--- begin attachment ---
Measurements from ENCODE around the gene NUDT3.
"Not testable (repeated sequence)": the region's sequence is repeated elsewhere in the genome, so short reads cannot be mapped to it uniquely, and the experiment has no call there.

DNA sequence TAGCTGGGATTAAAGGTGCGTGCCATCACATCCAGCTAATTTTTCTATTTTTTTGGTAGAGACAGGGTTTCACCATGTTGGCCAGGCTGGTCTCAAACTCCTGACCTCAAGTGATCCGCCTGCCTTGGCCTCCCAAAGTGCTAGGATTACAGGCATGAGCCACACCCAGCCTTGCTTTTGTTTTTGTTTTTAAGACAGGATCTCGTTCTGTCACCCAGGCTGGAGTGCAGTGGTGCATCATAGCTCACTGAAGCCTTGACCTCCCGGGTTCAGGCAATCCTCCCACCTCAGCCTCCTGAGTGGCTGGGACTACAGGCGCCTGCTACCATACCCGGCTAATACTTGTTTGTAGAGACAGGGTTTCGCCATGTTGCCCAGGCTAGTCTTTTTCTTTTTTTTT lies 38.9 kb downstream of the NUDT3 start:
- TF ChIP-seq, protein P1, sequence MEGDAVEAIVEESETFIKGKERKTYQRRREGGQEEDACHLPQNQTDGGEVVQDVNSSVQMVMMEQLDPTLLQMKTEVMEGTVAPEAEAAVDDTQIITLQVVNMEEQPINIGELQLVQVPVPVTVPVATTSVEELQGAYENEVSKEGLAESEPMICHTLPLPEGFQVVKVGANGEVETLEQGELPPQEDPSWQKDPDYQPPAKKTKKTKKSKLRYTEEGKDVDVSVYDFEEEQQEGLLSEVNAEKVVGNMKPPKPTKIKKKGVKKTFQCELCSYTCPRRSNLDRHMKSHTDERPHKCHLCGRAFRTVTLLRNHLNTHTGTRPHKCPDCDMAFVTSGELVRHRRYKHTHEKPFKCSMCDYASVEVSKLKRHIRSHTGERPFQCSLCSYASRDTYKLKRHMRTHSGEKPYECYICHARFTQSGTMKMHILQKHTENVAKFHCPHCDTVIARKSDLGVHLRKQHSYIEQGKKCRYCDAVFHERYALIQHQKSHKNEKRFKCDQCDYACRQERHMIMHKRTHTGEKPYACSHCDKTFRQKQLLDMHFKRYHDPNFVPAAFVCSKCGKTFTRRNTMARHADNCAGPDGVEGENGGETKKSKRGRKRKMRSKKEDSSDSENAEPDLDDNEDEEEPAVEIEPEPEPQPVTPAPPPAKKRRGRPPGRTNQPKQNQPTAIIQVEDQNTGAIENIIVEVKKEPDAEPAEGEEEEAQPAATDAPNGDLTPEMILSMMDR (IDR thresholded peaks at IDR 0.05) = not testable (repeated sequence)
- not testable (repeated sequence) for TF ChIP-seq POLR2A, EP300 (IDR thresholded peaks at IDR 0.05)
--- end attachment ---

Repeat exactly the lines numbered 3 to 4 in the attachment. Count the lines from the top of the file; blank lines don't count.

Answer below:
DNA sequence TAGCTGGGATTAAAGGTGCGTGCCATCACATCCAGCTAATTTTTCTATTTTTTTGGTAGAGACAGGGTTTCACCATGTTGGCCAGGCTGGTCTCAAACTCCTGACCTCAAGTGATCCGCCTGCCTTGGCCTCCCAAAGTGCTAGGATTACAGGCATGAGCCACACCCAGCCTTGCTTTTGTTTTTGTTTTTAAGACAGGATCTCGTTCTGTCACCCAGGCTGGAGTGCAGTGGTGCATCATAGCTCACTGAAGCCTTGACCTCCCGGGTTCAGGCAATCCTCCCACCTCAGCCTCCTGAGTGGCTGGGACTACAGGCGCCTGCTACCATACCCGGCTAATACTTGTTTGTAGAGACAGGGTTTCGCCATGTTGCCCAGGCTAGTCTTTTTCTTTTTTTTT lies 38.9 kb downstream of the NUDT3 start:
- TF ChIP-seq, protein P1, sequence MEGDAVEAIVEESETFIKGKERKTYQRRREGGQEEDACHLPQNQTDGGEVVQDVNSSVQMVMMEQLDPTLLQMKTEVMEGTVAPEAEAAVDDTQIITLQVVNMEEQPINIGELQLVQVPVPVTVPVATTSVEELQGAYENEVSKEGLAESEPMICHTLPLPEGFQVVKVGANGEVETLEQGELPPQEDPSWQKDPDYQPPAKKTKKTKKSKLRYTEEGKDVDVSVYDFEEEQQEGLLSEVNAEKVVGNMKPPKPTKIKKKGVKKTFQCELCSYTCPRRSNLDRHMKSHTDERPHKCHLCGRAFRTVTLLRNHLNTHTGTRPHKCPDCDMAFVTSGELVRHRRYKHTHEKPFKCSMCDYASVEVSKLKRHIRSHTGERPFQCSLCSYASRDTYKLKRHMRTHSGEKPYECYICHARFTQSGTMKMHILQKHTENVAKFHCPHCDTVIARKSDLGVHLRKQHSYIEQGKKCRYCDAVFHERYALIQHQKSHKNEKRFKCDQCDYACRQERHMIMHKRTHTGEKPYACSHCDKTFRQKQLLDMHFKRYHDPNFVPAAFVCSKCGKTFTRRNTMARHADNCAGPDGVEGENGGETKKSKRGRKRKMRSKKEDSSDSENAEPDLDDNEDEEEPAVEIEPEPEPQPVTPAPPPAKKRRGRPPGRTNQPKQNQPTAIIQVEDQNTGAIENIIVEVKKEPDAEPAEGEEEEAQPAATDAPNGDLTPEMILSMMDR (IDR thresholded peaks at IDR 0.05) = not testable (repeated sequence)